A Unique Folk Scene….or Market? 1968-1986, Part II
The Old Town School anchored a broader Chicago folk music scene that outlasted those of most American cities. “There was just all these little clubs opening up. ‘Cause there was nothing else going on in the rest of the country [in acoustic music] …. Folk music was considered almost passé,” Ed Holstein recalled. While larger folk music institutions around the country struggled after the popular "Folk Boom" ended in the mid-1960s, Chicago nurtured a uniquely vibrant, grassroots music community.
The Old Town School’s all-night parties were a legendary feature of the 1970s scene. They were hosted at least annually: the first commemorated the 100th anniversary of the Great Chicago Fire, and others marked Washington’s Birthday, the Last Blast in May, or any other reasonable excuse to drink all night. A dollar got you in. The school would be packed, with entertainment on all floors, loosely structured like an open mic, and the music really did go on all night. “Everybody who was playing at any club in town would come in for the all-night parties," Judy Hauff remembers. "It was great for the folkie lovers in town to come in and see everybody, from dusk till dawn.”
From the very beginning, Old Town School students and teachers socialized musically outside of class regularly. Judy Hauff remembers that on Thursday nights, a group would head over to a nearby bar for "after-hours pickin’ and grinnin’." Ray Tate or another accomplished performer and a backup band might open with some Bluegrass numbers. Others would then come up and try out things they’d prepared. "So there was a certain thoughtfulness to the programming of it," according to Ed Holstein. "It was fun, singing in front of your friends. And that was a big deal."
Throughout most of the 1960s, The Azteca had been the watering hole of choice, followed by the Saddle Club. Next door to the Old Town School’s original location, the Saddle Club was a “beer and shot joint," Ed recalled. "It smelled and looked like a saloon. Guys were falling down. The smoke was so thick in there, you could get secondary lung cancer…. When Win was around, singing—oh my God, he used to sing that song ‘Will You Go Lassie.’ And you could hear a pin drop.” The Thursday night folk music crowd stood out from the Saddle Club’s usual patrons. “You would see these people coming in who lived in Highland Park and Evanston—all over town—you know, with their banjos and guitars…. There must’ve been 150 people."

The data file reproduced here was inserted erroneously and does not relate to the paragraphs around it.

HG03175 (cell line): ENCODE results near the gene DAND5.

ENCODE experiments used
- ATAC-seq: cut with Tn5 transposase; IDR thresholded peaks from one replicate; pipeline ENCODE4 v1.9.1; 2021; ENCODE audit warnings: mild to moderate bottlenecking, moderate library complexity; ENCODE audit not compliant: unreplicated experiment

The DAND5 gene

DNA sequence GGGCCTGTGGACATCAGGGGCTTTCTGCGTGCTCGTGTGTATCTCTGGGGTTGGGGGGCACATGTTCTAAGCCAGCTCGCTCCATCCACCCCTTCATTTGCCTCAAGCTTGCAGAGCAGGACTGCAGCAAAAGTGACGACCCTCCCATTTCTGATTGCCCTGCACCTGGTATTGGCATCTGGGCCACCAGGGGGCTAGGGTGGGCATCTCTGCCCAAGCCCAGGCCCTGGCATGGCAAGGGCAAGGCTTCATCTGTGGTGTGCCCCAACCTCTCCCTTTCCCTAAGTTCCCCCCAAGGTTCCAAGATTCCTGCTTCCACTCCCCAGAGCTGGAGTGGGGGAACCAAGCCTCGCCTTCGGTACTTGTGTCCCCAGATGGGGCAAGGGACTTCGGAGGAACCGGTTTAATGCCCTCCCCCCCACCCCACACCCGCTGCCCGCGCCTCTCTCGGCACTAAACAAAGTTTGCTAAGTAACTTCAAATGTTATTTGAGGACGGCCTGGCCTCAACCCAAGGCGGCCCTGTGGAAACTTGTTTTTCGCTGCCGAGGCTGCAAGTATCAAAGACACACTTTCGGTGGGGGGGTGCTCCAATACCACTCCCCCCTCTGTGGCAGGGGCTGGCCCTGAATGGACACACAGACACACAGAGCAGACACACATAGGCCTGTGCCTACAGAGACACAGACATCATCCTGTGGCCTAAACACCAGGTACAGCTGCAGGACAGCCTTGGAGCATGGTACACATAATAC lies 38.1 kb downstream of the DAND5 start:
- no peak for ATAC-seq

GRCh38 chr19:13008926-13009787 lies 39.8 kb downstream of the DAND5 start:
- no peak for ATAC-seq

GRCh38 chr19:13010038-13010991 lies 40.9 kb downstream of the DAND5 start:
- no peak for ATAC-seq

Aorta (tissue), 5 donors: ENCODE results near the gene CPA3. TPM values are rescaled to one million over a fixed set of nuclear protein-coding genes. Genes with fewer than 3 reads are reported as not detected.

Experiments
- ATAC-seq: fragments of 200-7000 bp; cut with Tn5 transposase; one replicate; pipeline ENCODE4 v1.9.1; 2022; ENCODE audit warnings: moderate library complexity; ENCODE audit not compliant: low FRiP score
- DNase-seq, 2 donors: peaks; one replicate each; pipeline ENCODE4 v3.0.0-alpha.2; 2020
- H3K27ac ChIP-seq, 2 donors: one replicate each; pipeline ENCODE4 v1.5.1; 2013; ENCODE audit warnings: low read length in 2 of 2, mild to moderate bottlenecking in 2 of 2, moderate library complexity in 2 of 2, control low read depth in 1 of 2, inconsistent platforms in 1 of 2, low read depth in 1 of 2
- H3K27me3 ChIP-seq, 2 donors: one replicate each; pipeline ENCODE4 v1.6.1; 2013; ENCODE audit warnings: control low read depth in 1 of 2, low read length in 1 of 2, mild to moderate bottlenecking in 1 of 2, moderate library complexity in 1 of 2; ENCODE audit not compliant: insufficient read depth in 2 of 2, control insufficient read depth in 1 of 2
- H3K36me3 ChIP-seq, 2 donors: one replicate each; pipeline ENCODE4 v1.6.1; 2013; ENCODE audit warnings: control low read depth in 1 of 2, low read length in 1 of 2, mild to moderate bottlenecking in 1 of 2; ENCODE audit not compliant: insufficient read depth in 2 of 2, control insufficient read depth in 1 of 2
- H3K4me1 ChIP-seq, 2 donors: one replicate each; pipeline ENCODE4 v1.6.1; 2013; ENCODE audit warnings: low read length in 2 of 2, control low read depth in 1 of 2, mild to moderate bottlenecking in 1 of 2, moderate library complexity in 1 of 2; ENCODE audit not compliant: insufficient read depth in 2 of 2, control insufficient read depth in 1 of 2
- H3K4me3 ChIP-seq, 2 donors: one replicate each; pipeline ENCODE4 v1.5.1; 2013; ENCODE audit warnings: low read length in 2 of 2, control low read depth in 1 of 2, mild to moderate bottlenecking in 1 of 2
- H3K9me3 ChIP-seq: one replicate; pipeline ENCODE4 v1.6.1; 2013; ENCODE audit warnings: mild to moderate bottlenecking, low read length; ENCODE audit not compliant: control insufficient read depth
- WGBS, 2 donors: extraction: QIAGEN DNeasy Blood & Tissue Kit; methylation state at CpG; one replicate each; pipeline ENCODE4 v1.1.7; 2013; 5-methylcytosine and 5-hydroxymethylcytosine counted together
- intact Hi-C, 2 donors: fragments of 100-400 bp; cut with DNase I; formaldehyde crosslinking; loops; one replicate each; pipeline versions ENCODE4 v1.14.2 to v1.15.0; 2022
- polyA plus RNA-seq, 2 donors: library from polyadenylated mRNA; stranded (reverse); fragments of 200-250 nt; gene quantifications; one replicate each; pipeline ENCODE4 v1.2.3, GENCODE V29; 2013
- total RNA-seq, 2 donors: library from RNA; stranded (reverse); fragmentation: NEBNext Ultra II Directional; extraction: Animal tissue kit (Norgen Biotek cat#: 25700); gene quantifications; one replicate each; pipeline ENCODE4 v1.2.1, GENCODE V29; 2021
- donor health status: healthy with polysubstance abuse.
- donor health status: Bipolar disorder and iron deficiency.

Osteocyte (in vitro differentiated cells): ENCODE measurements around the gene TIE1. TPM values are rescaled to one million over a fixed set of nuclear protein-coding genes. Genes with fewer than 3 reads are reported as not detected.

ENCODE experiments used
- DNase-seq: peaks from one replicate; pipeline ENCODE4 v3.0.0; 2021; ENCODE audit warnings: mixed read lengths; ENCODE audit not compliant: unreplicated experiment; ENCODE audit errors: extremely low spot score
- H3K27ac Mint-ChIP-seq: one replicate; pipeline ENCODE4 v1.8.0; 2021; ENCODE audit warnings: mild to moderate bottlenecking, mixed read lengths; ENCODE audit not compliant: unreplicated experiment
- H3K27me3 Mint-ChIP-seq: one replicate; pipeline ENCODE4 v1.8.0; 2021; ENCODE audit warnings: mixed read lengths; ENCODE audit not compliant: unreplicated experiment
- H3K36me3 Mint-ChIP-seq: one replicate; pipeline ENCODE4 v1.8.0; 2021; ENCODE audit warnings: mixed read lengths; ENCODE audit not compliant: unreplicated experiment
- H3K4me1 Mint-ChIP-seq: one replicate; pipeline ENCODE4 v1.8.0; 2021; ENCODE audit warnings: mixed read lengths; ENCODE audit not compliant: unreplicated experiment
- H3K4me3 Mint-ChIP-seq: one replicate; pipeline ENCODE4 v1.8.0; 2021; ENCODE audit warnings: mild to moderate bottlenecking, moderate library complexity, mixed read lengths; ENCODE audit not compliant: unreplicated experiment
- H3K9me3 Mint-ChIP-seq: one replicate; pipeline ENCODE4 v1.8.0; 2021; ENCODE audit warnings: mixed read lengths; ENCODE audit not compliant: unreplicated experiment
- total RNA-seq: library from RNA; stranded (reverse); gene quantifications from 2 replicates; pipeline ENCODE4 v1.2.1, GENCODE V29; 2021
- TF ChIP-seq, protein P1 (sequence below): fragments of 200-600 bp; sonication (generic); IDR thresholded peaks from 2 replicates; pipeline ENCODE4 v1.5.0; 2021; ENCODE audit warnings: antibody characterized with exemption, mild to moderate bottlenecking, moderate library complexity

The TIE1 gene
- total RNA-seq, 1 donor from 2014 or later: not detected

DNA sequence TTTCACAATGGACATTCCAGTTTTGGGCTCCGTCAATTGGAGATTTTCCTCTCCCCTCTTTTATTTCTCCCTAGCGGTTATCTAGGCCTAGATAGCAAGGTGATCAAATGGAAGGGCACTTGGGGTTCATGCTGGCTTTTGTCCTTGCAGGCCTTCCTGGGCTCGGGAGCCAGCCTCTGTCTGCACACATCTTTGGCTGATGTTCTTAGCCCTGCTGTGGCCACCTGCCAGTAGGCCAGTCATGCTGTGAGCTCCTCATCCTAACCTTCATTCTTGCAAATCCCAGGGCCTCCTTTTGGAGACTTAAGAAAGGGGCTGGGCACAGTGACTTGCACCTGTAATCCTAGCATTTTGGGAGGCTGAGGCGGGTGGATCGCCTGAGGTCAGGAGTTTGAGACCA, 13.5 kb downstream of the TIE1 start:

After the school moved to Armitage Ave., the Thursday night sessions shifted to The Fifth Peg, a short-lived nightclub opened by Ray Tate, John Carbo, and friends, and the place where John Prine launched his singer-songwriter career in 1969. The Old Town School crowd returned to the Saddle Club until 1975, when it, too, closed.
Other clubs provided venues for more professional folk music acts. After the legendary Gate of Horn closed in the mid-1960s, the Earl of Old Town began booking folk acts, a counter-intuitive time to move into the flagging acoustic folk music circuit. Earl Pionke, the club’s owner, said he simply couldn’t imagine Wells Street without folk music. His instincts were sound and the Earl of Old Town survived at the center of the Chicago scene until 1984.
Meanwhile, in Chicago, as elsewhere, the division grew within the folk music world between traditionalists (“traddies”) and contemporary singer-songwriters.
The traditionalists sought authenticity in historical and ethnic accuracy, and began to further fracture themselves into more specialized interest groups—such as old-time, blues, klezmer, Dixieland jazz. Singer-songwriters, meanwhile, found authenticity in self-expression and shared personal experience (albeit with a nostalgic bent). People of either mindset could find a home at the Old Town School, but some traditionalists found the umbrella too broad there, especially after the next leadership change.